I believe very strongly that fiction has the ability to change lives--in fact, I've had my life changed by several authors, whose works I continue to read and reread whenever possible. Among them are included: Norton Juster, who wrote The Phantom Tollbooth, which made me first fall in love with the power of the English language (and decide that I wanted to be a writer); Kurt Vonnegut, whose Cat's Cradle I encountered at a very difficult spiritual time in my life and learned that I was not alone in my feelings of cynicism and (then) almost hostile agnosticism (which came from a mixture of feelings of abandonment by god and shock at being duped into believing all my life); Mikhail Bulgakov, whose The Master and Margarita is still, to this day, my absolute favorite work of fiction; and Tom Stoppard, who wrote The Real Inspector Hound, which inspired me to become a playwright and The Real Thing , which is one of the most simply complex and powerful pieces of theatre I have ever encountered.
So when I saw the Novel Food round-up being hosted by Champaign Taste and Briciole, I had no idea how I could a) pick a piece of literature that has had a profound enough impact upon me to inspire a recipe and b)write a recipe that could represent a work that means something to me. But I've been thinking long and hard about it, and it came to me this past weekend: J.D. Salinger's "A Perfect Day for Bananafish."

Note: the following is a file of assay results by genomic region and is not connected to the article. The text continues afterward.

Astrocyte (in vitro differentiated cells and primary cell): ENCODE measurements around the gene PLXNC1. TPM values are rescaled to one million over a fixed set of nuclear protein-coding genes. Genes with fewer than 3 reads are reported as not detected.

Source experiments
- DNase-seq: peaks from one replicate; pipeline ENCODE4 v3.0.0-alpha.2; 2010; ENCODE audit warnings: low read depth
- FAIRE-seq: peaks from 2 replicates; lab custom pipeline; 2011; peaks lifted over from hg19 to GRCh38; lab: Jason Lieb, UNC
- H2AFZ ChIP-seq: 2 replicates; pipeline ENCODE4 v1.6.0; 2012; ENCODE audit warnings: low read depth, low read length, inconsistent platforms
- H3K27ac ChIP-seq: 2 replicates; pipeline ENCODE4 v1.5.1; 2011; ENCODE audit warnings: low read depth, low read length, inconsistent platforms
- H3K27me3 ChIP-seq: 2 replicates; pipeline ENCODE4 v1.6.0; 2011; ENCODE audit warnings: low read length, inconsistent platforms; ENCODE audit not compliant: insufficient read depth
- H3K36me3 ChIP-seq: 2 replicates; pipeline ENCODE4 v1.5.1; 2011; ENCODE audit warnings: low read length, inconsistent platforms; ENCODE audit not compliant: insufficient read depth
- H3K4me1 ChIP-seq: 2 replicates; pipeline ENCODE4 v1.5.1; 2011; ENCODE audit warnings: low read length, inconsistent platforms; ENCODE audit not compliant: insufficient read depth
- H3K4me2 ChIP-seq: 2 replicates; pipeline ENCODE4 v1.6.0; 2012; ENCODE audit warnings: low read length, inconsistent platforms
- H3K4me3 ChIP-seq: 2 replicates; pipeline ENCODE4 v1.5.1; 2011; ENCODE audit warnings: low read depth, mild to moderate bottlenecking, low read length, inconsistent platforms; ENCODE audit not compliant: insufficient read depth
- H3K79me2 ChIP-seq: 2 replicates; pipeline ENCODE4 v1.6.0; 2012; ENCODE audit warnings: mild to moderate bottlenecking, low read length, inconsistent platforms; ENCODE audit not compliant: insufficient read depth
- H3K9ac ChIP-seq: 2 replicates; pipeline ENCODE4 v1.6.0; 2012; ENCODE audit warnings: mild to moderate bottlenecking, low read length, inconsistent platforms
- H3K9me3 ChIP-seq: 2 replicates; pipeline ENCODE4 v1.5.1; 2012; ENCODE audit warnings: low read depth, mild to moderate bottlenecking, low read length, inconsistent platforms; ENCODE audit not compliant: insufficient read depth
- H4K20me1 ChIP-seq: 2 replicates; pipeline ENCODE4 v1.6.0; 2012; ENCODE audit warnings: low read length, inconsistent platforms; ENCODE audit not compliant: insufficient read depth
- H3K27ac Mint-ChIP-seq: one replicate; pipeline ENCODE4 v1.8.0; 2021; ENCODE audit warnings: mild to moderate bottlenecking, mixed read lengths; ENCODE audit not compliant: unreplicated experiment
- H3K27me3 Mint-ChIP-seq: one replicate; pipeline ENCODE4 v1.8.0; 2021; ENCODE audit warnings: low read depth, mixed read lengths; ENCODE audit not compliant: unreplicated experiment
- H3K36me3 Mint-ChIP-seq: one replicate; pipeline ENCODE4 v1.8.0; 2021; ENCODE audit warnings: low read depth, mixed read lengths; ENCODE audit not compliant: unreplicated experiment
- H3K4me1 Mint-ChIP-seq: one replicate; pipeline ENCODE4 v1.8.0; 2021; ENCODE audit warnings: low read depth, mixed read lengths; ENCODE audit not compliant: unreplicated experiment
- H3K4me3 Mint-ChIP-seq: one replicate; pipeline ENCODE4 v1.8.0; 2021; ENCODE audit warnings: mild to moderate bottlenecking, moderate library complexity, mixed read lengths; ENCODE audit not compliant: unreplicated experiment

"Bananafish" is not a novel, but a short story, which is the first of his published Nine Stories. The first time I read it, I cried. It's one of the most powerful short stories that has ever been written...and yet it is so simple, so utterly honest that it has enchanted, and continues to enchant, me completely. After "Bananafish," Salinger wrote the novellas Raise High the Roofbeams, Carpenters and Seymour, as well as the novel Franny and Zooey, which all revolve around Seymour, the young man who spends his last day on earth on a beach helping a little girl look for a bananafish. Among other things.
I don't want to give anything away, because I highly suggest that you find a copy of this story and read it. Then read it again and keep it somewhere that you can grab it whenever you feel the need to have your reason for being alive reaffirmed.
Until then, enjoy my Perfect Day for Bananafish Cookies:
The cookies are a sort of variation of the checkerboard cookies, although they're SO much softer and, I think, much tastier. The banana flavor is not overpowering by any stretch of the imagination; in fact, my roommate, who says she's not a fan of banana flavored anything, loves them.
It took a long time to make the cookies, because a) they're refrigerator cookies and had to be frozen before the dough could be manipulated and then refrozen once they were shaped, and b) I had to find a way to make the fish shape stay when I wrapped the chocolate banana dough around the regular banana dough. It was a struggle--I went through two different variations of the banana cookie recipe before I was satisfied--but SO worth it.
"On the sub-main floor of the hotel, which the management directed the bathers to use, a woman with zinc salve on her nose got into the elevator with the young man.
'I see you're looking at my feet,' he said to her when the car was in motion.
'I beg your pardon?' said the woman.
'I said I see you're looking at my feet.'
'I beg your pardon. I happened to be looking at the floor,' said the woman, and faced the doors of the car.
'If you want to look at my feet, say so,' said the young man. 'But don't be a God-damned sneak about it.'
-"A Perfect Day For Bananafish by J.D. Salinger